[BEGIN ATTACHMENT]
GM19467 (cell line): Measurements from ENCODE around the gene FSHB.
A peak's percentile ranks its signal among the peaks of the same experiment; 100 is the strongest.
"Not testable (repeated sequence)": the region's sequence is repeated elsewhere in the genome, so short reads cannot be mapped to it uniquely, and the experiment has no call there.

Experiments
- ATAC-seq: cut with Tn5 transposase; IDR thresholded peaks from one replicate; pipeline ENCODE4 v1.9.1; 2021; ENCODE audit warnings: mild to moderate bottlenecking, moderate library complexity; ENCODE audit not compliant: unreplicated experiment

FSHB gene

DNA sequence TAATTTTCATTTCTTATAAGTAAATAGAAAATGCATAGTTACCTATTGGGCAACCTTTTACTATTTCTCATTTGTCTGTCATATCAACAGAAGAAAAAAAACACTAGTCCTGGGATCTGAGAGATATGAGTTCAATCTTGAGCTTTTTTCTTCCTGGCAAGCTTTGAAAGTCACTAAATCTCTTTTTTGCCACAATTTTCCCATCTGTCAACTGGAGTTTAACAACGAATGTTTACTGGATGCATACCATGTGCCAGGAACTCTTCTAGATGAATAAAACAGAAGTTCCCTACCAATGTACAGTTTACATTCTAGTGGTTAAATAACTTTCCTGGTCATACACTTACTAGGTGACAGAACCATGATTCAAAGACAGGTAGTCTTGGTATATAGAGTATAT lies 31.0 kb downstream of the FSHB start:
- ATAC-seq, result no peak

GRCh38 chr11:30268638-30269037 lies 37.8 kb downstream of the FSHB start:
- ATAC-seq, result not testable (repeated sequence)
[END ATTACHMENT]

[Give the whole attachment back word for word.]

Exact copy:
GM19467 (cell line): Measurements from ENCODE around the gene FSHB.
A peak's percentile ranks its signal among the peaks of the same experiment; 100 is the strongest.
"Not testable (repeated sequence)": the region's sequence is repeated elsewhere in the genome, so short reads cannot be mapped to it uniquely, and the experiment has no call there.

Experiments
- ATAC-seq: cut with Tn5 transposase; IDR thresholded peaks from one replicate; pipeline ENCODE4 v1.9.1; 2021; ENCODE audit warnings: mild to moderate bottlenecking, moderate library complexity; ENCODE audit not compliant: unreplicated experiment

FSHB gene

DNA sequence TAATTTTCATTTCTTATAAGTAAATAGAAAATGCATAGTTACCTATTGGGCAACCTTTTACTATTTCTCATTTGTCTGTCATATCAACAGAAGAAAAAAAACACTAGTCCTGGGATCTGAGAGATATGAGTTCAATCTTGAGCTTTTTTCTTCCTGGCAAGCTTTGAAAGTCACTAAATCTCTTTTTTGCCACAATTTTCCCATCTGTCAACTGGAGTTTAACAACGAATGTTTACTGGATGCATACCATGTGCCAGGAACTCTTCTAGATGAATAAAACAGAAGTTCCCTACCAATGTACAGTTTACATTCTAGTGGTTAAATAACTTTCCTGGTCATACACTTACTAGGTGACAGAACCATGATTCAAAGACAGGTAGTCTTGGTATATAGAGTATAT lies 31.0 kb downstream of the FSHB start:
- ATAC-seq, result no peak

GRCh38 chr11:30268638-30269037 lies 37.8 kb downstream of the FSHB start:
- ATAC-seq, result not testable (repeated sequence)